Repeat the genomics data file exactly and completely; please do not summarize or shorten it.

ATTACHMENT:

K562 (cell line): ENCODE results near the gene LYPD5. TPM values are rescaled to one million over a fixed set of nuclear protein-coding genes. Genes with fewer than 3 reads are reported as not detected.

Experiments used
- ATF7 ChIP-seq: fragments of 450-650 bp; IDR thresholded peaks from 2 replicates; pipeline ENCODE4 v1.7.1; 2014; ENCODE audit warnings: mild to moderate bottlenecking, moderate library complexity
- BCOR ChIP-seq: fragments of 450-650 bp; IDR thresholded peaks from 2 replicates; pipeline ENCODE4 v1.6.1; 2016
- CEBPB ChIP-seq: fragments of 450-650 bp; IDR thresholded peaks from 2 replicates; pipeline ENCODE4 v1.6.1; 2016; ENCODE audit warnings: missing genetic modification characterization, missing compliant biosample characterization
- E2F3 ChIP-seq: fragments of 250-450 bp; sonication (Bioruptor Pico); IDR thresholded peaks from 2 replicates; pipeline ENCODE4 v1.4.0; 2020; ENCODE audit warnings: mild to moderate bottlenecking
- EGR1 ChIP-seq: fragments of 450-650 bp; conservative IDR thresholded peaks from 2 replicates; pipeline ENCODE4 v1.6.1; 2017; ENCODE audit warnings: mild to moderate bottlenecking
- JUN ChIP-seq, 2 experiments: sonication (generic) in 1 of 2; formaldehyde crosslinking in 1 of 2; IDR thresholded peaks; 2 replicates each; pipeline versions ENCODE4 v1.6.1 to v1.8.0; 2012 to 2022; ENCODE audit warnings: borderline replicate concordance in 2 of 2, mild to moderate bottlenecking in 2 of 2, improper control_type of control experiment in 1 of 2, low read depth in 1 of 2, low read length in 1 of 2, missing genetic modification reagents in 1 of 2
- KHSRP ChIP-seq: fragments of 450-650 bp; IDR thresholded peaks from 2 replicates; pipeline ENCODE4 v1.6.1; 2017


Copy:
K562 (cell line): ENCODE results near the gene LYPD5. TPM values are rescaled to one million over a fixed set of nuclear protein-coding genes. Genes with fewer than 3 reads are reported as not detected.

Experiments used
- ATF7 ChIP-seq: fragments of 450-650 bp; IDR thresholded peaks from 2 replicates; pipeline ENCODE4 v1.7.1; 2014; ENCODE audit warnings: mild to moderate bottlenecking, moderate library complexity
- BCOR ChIP-seq: fragments of 450-650 bp; IDR thresholded peaks from 2 replicates; pipeline ENCODE4 v1.6.1; 2016
- CEBPB ChIP-seq: fragments of 450-650 bp; IDR thresholded peaks from 2 replicates; pipeline ENCODE4 v1.6.1; 2016; ENCODE audit warnings: missing genetic modification characterization, missing compliant biosample characterization
- E2F3 ChIP-seq: fragments of 250-450 bp; sonication (Bioruptor Pico); IDR thresholded peaks from 2 replicates; pipeline ENCODE4 v1.4.0; 2020; ENCODE audit warnings: mild to moderate bottlenecking
- EGR1 ChIP-seq: fragments of 450-650 bp; conservative IDR thresholded peaks from 2 replicates; pipeline ENCODE4 v1.6.1; 2017; ENCODE audit warnings: mild to moderate bottlenecking
- JUN ChIP-seq, 2 experiments: sonication (generic) in 1 of 2; formaldehyde crosslinking in 1 of 2; IDR thresholded peaks; 2 replicates each; pipeline versions ENCODE4 v1.6.1 to v1.8.0; 2012 to 2022; ENCODE audit warnings: borderline replicate concordance in 2 of 2, mild to moderate bottlenecking in 2 of 2, improper control_type of control experiment in 1 of 2, low read depth in 1 of 2, low read length in 1 of 2, missing genetic modification reagents in 1 of 2
- KHSRP ChIP-seq: fragments of 450-650 bp; IDR thresholded peaks from 2 replicates; pipeline ENCODE4 v1.6.1; 2017